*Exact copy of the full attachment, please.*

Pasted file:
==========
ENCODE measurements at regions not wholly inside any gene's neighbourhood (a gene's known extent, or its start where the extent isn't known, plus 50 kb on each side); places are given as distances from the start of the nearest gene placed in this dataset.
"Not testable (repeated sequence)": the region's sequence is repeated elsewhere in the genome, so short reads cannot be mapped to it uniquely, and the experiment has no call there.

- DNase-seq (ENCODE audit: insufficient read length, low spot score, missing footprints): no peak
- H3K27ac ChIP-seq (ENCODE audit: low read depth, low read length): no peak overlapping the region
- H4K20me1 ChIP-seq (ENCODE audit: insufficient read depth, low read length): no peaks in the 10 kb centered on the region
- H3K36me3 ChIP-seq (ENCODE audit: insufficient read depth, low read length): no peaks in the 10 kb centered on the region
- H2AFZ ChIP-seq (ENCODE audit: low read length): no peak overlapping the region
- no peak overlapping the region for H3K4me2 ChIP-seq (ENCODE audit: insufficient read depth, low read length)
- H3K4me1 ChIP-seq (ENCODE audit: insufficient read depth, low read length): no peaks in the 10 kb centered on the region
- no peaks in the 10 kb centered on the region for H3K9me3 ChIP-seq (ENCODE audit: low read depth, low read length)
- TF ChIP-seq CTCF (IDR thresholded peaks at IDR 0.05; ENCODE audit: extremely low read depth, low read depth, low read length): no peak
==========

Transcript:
ENCODE measurements at regions not wholly inside any gene's neighbourhood (a gene's known extent, or its start where the extent isn't known, plus 50 kb on each side); places are given as distances from the start of the nearest gene placed in this dataset.
"Not testable (repeated sequence)": the region's sequence is repeated elsewhere in the genome, so short reads cannot be mapped to it uniquely, and the experiment has no call there.

- DNase-seq (ENCODE audit: insufficient read length, low spot score, missing footprints): no peak
- H3K27ac ChIP-seq (ENCODE audit: low read depth, low read length): no peak overlapping the region
- H4K20me1 ChIP-seq (ENCODE audit: insufficient read depth, low read length): no peaks in the 10 kb centered on the region
- H3K36me3 ChIP-seq (ENCODE audit: insufficient read depth, low read length): no peaks in the 10 kb centered on the region
- H2AFZ ChIP-seq (ENCODE audit: low read length): no peak overlapping the region
- no peak overlapping the region for H3K4me2 ChIP-seq (ENCODE audit: insufficient read depth, low read length)
- H3K4me1 ChIP-seq (ENCODE audit: insufficient read depth, low read length): no peaks in the 10 kb centered on the region
- no peaks in the 10 kb centered on the region for H3K9me3 ChIP-seq (ENCODE audit: low read depth, low read length)
- TF ChIP-seq CTCF (IDR thresholded peaks at IDR 0.05; ENCODE audit: extremely low read depth, low read depth, low read length): no peak